CIA Secretly Collected Data From Americans Without Warrants: Senators - Rolling Stone
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Senators Say CIA Secretly Collected Data in ‘Warrantless Backdoor Searches of Americans’

In a now-declassified 2021 letter, lawmakers warned of “serious problems” with the agency’s data collection

FILE- This Jan. 21, 2017, file photo shows the floor of the main lobby of the Central Intelligence Agency in Langley, Va. The FBI “exercised remarkable caution and candor” in securing search warrants that led to espionage charges against a former CIA employee, prosecutors have told a federal judge presiding over the case. Prosecutors said a court hearing is not necessary to reject Joshua Adam Schulte’s claims that evidence should be tossed out because searches of his New York City residence and various electronic accounts were illegal. (AP Photo/Andrew Harnik, File)FILE- This Jan. 21, 2017, file photo shows the floor of the main lobby of the Central Intelligence Agency in Langley, Va. The FBI “exercised remarkable caution and candor” in securing search warrants that led to espionage charges against a former CIA employee, prosecutors have told a federal judge presiding over the case. Prosecutors said a court hearing is not necessary to reject Joshua Adam Schulte’s claims that evidence should be tossed out because searches of his New York City residence and various electronic accounts were illegal. (AP Photo/Andrew Harnik, File)

The floor of the main lobby of the Central Intelligence Agency in Langley, Va.

Andrew Harnik/AP

The CIA has a secret repository of information collected about Americans as part of the agency’s foreign surveillance programs, two Democrats on the Senate Intelligence Committee alleged on Thursday. The lawmakers said the agency hid from Congress and the public what amounts to “warrantless backdoor searches of Americans.”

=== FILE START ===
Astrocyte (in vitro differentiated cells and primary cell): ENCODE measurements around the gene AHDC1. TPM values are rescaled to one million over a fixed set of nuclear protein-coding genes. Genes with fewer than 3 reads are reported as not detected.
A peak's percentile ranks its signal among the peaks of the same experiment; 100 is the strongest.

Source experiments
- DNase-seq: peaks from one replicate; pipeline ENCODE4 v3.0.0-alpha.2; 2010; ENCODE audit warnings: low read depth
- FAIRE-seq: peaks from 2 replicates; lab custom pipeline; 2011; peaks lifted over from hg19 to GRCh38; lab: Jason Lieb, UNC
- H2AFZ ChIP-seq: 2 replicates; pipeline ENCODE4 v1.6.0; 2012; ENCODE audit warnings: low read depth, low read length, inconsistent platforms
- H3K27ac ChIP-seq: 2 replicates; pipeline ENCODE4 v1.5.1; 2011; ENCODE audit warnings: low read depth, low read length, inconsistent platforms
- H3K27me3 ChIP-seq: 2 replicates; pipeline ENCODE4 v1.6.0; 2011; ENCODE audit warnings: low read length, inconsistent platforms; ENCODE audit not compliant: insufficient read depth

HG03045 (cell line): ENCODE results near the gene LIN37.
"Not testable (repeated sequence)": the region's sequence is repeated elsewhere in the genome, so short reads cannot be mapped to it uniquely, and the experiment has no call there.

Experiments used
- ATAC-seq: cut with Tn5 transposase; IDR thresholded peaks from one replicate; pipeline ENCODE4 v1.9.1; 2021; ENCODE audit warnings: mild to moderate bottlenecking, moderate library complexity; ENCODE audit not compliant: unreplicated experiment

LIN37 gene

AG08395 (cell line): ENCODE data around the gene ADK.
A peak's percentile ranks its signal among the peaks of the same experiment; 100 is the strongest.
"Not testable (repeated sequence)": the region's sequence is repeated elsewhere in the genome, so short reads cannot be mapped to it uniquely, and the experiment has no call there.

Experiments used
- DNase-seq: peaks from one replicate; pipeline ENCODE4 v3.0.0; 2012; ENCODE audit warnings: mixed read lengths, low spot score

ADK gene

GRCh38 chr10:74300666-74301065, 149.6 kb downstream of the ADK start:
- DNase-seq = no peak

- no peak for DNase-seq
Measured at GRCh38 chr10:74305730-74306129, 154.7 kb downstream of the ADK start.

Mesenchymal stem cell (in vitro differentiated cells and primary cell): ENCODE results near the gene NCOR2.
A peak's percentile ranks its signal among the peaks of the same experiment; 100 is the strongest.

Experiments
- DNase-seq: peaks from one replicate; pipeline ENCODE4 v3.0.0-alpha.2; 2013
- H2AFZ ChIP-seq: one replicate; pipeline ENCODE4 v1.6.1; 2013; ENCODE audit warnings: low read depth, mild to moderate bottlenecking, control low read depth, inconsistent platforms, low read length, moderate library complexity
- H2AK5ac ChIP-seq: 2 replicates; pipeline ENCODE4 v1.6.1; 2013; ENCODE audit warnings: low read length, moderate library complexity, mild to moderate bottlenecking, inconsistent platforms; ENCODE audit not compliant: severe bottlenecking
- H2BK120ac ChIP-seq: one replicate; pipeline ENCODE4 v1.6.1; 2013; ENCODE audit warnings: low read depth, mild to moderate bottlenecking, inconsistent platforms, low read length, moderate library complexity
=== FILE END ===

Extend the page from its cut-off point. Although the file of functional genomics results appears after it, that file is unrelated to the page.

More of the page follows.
Sens. Ron Wyden (D-Ore.) and Martin Heinrich (D-N.M.) wrote to CIA Director Bill Burns and Director of National Intelligence Avril Haines in April 2021, calling for details about the program to be declassified. The CIA, they claimed, has “secretly conducted its own bulk program … entirely outside the statutory framework that Congress and the public believe govern this collection.” The program does operate under the authority of Executive Order 12333, which has governed intelligence community activity since 1981, the senators said.

The senators’ letter was declassified on Thursday. “It is critical that Congress not legislate without awareness of a … CIA program, and that the American public not be misled into believe that the reforms in any reauthorization legislation fully cover the IC’s collection of their records,” Wyden and Heinrich wrote. Part of the letter was redacted, including a section before “CIA program.”

Neither the senators nor the CIA have provided details on the kind of data collected or from how many individuals it was collected.

The watchdog Privacy and Civil Liberties Oversight Board last year issued reports on whether two CIA programs followed existing laws and policies. The CIA released one of the reports, which related to its handling of terrorist financing data, on Thursday. The second, the agency said, “must remain classified in full to protect sensitive tradecraft methods and operational sources,” according to CNN.

The CIA “recognizes and takes very seriously our obligation to respect the privacy and civil liberties of U.S. persons in the conduct of our vital national security mission,” Kristi Scott, the agency’s privacy and civil liberties officer, said in a statement. “CIA is committed to transparency consistent with our obligation to protect intelligence sources and methods.”

In 2013, former National Security Administration systems analyst Edward Snowden revealed the government’s sweeping collection of Americans’ data through internet and telecommunications providers. Just a few months earlier, Wyden had asked then-Director of National Intelligence James Clapper if the NSA collected “any type of data at all on millions or hundreds of millions of Americans.” Clapper said no, at first, then added, “Not willingly.” He later apologized for his “clearly erroneous” response.

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